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Industrial Production and Capacity Utilization for April 1999.

Released for publication May 14

Industrial production, which had been essentially flat between October and February, accelerated in March and April. The total index was revised upward to show a gain of 0.5 percent in March and is estimated to have risen 0.6 percent in April. Manufacturing output also grew 0.6 percent in April, its third straight monthly gain of close to 1/2 percent. Some of the acceleration came in high-technology industries, but many other industries showed improvement as well. At 134.0 percent of its 1992 average, industrial production in April was 2.0 percent higher than in April 1998. Capacity utilization in manufacturing, mining, and electric and gas utilities rose 0.2 percentage point in April, to 80.6 percent, down from 82.6 percent a year earlier.


The production of consumer goods, which had been little changed in March, advanced 0.6 percent in April. The output of durable consumer goods jumped 2.1 percent, more than reversing a decline in March; output gains were sizable for automotive products, carpeting and furniture, and home electronics. The production of nondurable consumer goods rose 0.2 percent, even though the output of tobacco products declined and the production of gasoline was cut by disruptions at refineries. The advance in the production of non-energy nondurable consumer goods was led by a continued recovery in the output of consumer chemical products and an uptick in apparel production.

The output of business equipment increased 0.3 percent in April after an upward-revised advance of 0.7 percent in March. Although the assembly of business vehicles gained substantially, a further drop in the production of civil transport aircraft caused the measure for transit equipment to decline again. The index for industrial equipment, which had fallen over the two preceding quarters, turned up, and the index for information processing equipment rose substantially further; the latter increased more than 3 percent over March and April. In contrast, the production of farm machinery and equipment fell back after some recovery in February and March. The production of defense and space equipment fell 2.0 percent in April, partly because of a strike at a major shipyard.

The production of construction supplies, which had eased in February and March from the high level in January, resumed its growth. Over the past twelve months, it has increased 5.3 percent. The index for business supplies, which had been stagnant for about a year, has picked up recently. The output of materials increased 0.9 percent in April after an upward-revised gain of 0.8 percent in March. The indexes for both durable goods materials and energy materials rose more than 1 percent, with large increases in semiconductors and computer parts for a second month and a rebound in coal production from a dip in March.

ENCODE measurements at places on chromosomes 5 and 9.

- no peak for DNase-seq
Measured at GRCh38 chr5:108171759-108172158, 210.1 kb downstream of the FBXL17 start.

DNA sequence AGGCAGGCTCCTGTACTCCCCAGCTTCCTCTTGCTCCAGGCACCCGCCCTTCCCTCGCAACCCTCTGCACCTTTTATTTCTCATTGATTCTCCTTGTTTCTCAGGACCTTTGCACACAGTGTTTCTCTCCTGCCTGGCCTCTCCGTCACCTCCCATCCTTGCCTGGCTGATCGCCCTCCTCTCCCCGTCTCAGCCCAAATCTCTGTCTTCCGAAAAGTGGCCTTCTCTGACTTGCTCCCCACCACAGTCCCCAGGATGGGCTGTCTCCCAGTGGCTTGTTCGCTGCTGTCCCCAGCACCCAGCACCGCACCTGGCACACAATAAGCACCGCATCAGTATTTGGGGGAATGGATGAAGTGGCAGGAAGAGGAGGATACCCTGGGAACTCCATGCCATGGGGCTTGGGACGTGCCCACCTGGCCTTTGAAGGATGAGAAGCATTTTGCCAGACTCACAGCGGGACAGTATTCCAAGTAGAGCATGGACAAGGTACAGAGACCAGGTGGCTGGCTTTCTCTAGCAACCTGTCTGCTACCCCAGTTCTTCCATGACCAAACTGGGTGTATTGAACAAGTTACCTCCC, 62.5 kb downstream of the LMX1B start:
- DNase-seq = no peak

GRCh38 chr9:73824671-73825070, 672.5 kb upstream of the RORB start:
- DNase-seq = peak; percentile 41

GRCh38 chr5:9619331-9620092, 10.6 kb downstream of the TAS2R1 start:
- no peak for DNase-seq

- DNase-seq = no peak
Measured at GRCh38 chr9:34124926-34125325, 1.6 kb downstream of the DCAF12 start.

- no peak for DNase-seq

Production in manufacturing increased 0.6 percent, compared with 0.4 percent in the two preceding months. The factory operating rate rose 0.2 percentage point, to 79.8 percent, but was down from 81.7 percent last April. Durable goods production rose 0.8 percent, a gain similar to that in March, and the advances were again widespread. The increase in the output of electrical machinery, boosted by an acceleration of production in the semiconductor and communications industries, rose to 2.5 percent in April. The production of motor vehicles and parts rose 2.3 percent, and computer output increased nearly 2 percent. Production declined at facilities for iron and steel, aircraft and parts, and shipbuilding. With the solid gains in production, the rate of capacity utilization in durable manufacturing rose 0.3 percentage point, to 79.6 percent, a level close to its 1967-98 average.

The output of nondurable manufactured goods advanced 0.3 percent; production has been in a slow recovery since last fall and has increased about 1 percent over the past three months. The output of textile mill products, apparel, and paper and products rebounded from declines in March, while the production of chemicals and products and rubber and plastics products advanced further. The operating rate in nondurable manufacturing rose 0.2 percentage point. But at 80.6 percent, utilization for these industries is more than 2 percentage points below its level of April 1998 and is nearly 3 percentage points below its long-term average.

Despite rebounds in coal and metal ores, mining production edged up only 0.1 percent; it has dropped 10 percent over the past fifteen months. Drilling for oil and gas wells fell back in April to a very low level. Primarily because of the low level of oil and gas extraction, the rate of capacity utilization in mining remained at 80.2 percent in April, down from 88.2 percent twelve months earlier.

Output at utilities, which had rebounded 2.8 percent in March, advanced another 0.7 percent and is up 3.0 percent from the level of April 1998. The operating rate at electric utilities is near its 1988-89 high, while utilization at gas utilities is below its 1967-98 average.

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Publication:Federal Reserve Bulletin
Geographic Code:1USA
Date:Jun 1, 1999
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